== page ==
Jump to ContentJump to Main Navigation
Comics and Sacred TextsReimagining Religion and Graphic Narratives$
Users without a subscription are not able to see the full content.

Assaf Gamzou and Ken Koltun-Fromm

Print publication date: 2018

Print ISBN-13: 9781496819215

Published to University Press of Mississippi: September 2019

DOI: 10.14325/mississippi/9781496819215.001.0001

Show Summary Details
Page of

PRINTED FROM Mississippi SCHOLARSHIP ONLINE (www.mississippi.universitypressscholarship.com). (c) Copyright University Press of Mississippi, 2021. All Rights Reserved. An individual user may print out a PDF of a single chapter of a monograph in MSSO for personal use.date: 17 September 2021

Many Comic Book Ramayanas

Many Comic Book Ramayanas

Idealizing and Opposing Rama as the Righteous God-King

(p.77) Chapter Five Many Comic Book Ramayanas
Comics and Sacred Texts

Karline McLain

University Press of Mississippi

This chapter focuses on the multivocal nature of the Ramayana epic in Indian graphic narratives from the 1970s to the present. There are two dominant narrative trends that arise in these graphic retellings. The first trend is to uphold Rama as the ideal god-king by presenting Rama as the clear hero of the epic story both textually and visually. The second trend is to critique Rama as the ideal god-king by focusing the textual and visual narrative on other protagonists within the epic storyline, and thereby engage in a critical examination of Rama through feminist and/or subaltern perspectives. This essay sheds light on the contested interpretation of the god Rama within contemporary Hinduism and South Asian culture more broadly. These comics that idealize Rama and those that question his idealism, when taken together, are valuable for their ongoing contributions to the multivocal nature of the Ramayana story.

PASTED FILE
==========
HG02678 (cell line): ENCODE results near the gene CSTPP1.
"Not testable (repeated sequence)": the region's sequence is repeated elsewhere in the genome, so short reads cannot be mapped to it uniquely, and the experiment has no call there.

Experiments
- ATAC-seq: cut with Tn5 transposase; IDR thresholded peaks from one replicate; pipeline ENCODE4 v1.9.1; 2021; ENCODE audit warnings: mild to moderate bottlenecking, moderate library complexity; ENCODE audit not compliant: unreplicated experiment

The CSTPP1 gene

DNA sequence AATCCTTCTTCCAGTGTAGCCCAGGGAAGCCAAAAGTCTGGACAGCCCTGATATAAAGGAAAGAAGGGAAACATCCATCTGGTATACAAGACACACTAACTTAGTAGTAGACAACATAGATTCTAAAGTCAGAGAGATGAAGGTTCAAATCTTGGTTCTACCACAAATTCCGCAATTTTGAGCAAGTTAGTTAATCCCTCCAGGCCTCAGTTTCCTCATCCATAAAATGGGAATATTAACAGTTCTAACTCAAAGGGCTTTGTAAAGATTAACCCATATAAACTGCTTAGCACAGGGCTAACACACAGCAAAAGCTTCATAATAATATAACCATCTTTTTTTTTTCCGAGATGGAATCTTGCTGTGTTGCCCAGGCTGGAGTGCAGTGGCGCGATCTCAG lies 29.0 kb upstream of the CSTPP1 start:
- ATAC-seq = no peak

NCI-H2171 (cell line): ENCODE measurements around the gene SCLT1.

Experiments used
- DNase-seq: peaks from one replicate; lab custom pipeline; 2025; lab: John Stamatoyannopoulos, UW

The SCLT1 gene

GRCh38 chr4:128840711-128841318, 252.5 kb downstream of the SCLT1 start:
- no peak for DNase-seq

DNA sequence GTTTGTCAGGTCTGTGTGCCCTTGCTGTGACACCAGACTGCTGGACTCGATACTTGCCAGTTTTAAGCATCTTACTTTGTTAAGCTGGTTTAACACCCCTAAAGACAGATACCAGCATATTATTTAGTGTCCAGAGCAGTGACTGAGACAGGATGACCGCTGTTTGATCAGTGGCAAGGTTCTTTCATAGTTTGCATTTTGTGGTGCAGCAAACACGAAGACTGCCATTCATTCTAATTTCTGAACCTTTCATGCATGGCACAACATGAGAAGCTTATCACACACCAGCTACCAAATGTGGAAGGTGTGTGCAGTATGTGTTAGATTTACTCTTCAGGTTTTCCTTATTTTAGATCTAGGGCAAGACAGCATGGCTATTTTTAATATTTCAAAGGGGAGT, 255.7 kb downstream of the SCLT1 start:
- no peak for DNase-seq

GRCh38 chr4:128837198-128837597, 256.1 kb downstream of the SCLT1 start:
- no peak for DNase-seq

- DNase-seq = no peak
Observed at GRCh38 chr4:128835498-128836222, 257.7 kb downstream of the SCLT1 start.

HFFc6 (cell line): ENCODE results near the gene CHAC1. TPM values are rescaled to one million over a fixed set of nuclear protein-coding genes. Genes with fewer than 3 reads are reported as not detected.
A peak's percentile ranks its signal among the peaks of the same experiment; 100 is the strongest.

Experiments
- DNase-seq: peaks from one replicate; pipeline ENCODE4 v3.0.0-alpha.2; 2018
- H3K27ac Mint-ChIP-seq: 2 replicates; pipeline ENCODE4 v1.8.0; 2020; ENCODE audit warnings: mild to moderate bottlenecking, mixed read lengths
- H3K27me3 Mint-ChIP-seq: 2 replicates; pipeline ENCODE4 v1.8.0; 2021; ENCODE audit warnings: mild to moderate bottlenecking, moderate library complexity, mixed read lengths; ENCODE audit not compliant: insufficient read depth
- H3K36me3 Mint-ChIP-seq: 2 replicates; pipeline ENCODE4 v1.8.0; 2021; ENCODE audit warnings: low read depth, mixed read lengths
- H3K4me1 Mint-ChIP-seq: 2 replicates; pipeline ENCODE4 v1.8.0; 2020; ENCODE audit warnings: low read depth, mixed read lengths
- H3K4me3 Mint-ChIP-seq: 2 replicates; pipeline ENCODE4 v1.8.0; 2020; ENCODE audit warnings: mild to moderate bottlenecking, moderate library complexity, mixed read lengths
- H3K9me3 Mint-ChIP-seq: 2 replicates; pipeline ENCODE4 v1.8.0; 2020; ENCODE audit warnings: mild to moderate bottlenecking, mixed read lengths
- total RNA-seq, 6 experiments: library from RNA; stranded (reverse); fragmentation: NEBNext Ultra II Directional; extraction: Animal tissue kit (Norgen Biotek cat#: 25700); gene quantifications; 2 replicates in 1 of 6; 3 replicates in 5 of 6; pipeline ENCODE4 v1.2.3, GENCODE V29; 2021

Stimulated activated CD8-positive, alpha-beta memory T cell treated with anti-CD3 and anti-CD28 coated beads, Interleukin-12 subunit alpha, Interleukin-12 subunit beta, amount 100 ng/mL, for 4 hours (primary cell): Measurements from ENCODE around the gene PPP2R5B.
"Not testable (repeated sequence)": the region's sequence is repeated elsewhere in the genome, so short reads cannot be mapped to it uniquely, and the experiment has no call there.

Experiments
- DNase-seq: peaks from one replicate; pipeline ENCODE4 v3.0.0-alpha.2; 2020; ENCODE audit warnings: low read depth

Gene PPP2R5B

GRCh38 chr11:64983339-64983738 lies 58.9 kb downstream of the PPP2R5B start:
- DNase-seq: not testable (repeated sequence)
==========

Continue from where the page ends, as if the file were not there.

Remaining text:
Keywords:   Ramayana, Indian comics, Rama, Amar Chitra Katha, Indian epics

University Press of Mississippi requires a subscription or purchase to access the full text of books within the service. Public users can however freely search the site and view the abstracts and keywords for each book and chapter.

Please, subscribe or login to access full text content.

If you think you should have access to this title, please contact your librarian.

To troubleshoot, please check our FAQs , and if you can't find the answer there, please contact us.